“When we arrived here , one of the guy’s who was in charge was right over there …first one on the scene. We came in with three trucks. [There were] people in the windows. We tried our best to come up with timely accounting of what everyone saw when they got there, coming up with 40 plus people in the windows at the time we arrived. When you have [only] nine to twelve people [i.e. firefighters] on the scene, that does not leave any room for error.


“Those guys just do what they do. People try to take lines in to get an immediate knock down of the fire, to stop the spread, to end it there, to actually help with the rescue by relieving the heat and the smoke. Others went in and rescued within 30 seconds after being on the scene. They were pulling people out. These people were as we refer to them “self-rescued,” but they were disoriented, they did not know which way to go. Our guys just pull them out, set the ladder truck up and start pulling people out of windows.

“It was a hectic event that no one will ever forget. No about of training would prepare anybody for what this event was. Everybody just tried to do as much as they could. In doing so, people got a little bit farther in [the building] than what they should have.

“As much as humanly possible… I seen guys out here that the old adage gave 110%. There was not anybody I know of that did not give that. As horrible an event as it was, there’s not a guy standing here that would not go and do it again, if we put everybody in the same place , we would know we would be able to do somewhat better had we known where everybody was.

Chief Eastham Remembers Emmons: Words of a Hero

“When you don’t know and you don’t know how to get to them and where they are at, it just makes it so much more difficult. Guys were trying to reevaluate what they did and how they did it. What they should have done; what they could have done. In my humble opinion, everybody done as much as they possible could do…it will never stop the second guessing that the guys will do to themselves. They will always continue to evaluate what I could have done and what I should have done. There’s no correct answer.”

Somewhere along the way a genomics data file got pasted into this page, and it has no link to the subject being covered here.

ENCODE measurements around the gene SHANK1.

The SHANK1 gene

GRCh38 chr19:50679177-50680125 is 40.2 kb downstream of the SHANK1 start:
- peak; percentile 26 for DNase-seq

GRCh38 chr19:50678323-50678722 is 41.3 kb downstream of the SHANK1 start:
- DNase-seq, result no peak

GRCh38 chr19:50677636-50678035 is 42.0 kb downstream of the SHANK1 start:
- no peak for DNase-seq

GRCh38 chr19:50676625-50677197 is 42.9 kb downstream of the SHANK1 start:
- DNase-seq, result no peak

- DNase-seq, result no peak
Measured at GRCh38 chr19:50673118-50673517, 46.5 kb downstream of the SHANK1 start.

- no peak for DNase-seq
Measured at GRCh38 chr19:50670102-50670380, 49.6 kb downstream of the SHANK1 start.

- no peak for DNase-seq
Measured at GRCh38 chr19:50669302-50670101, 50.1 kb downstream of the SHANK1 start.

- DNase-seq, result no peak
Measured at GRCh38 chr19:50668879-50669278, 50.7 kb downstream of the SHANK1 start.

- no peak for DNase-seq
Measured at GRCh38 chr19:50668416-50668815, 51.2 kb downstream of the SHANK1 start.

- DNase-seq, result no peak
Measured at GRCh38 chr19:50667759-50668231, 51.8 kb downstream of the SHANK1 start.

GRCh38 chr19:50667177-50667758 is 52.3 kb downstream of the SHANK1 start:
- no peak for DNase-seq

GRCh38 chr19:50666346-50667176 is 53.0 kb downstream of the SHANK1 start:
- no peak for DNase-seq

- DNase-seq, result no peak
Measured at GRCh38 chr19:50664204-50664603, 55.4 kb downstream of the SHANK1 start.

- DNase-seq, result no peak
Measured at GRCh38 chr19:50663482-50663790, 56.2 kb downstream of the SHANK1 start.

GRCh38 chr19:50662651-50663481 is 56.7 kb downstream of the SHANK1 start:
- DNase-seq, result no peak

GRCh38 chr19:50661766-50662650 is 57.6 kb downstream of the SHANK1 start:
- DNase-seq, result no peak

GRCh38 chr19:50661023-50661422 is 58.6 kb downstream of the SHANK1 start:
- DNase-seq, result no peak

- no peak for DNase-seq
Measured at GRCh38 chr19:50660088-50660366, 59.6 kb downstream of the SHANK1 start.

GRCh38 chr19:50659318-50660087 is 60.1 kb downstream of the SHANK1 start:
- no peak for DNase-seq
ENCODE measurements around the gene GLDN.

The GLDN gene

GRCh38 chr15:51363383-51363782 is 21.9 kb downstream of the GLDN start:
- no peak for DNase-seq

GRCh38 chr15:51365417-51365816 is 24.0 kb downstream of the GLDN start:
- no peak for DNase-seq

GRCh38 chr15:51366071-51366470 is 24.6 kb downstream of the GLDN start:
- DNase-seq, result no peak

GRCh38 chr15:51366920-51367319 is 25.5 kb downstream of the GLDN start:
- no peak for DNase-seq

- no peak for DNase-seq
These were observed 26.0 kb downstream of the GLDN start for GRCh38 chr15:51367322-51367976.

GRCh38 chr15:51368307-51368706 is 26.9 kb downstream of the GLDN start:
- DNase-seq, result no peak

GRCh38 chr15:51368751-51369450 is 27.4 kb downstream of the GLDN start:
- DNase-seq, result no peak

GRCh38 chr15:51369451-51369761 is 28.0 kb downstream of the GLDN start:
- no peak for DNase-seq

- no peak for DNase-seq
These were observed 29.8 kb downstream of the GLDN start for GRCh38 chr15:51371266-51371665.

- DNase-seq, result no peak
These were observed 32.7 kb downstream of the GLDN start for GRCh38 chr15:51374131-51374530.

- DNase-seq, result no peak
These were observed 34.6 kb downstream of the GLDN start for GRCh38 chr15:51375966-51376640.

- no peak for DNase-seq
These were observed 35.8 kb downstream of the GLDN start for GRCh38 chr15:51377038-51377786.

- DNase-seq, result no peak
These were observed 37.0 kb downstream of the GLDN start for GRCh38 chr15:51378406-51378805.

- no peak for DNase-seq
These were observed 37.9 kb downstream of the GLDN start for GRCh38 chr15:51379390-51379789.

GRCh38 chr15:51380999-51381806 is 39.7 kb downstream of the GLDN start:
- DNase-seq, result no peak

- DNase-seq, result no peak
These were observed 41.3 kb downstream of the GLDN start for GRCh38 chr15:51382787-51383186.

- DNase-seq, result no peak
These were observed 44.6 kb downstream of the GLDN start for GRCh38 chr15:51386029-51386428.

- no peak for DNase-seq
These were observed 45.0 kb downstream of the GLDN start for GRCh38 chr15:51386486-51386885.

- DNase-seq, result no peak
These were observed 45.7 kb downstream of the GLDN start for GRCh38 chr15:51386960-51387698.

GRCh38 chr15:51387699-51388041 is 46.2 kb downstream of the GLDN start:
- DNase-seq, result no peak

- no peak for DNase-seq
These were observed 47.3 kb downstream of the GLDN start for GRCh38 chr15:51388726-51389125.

Easton: “Got a little warm. I went out in the hallway [ of Emmons Junior] to see if one of the ladies who was pulled out of the Fifth Floor, if she had anybody with her, and the hallway got intensely hot. There was nobody with her. They were getting her out, but she was not able to make it from what I was told.

“We did all we could do. The other guy that was there with me is over there. He did a good job. We pushed our equipment to the absolute limits and because of that sometimes that’s the kind of thing that happens.”



Eastham: “I’ve been on the department going on 22 years, and I have never seen anything like this. I’ve seen fire that were a lot worse in magnitude , but in what is involved in the rescue, there’s never been anything to compare to it in my career. Our shift had a multi-rescue incident once before over on another avenue, and they were able to rescue seven or eight people. We’re coming up with [at Emmons] in excess of 30 people that were actually rescued from this building.”


“I can’t thank any of the surrounding volunteer departments enough for what they came in and was able to help us do. The guys on each department came from everywhere as soon as they heard anything about it. No worrying about do you need to call me; they were just here! Everybody knew the size and magnitude of this building. We just did not have enough personnel and could not get them on the scene quick enough.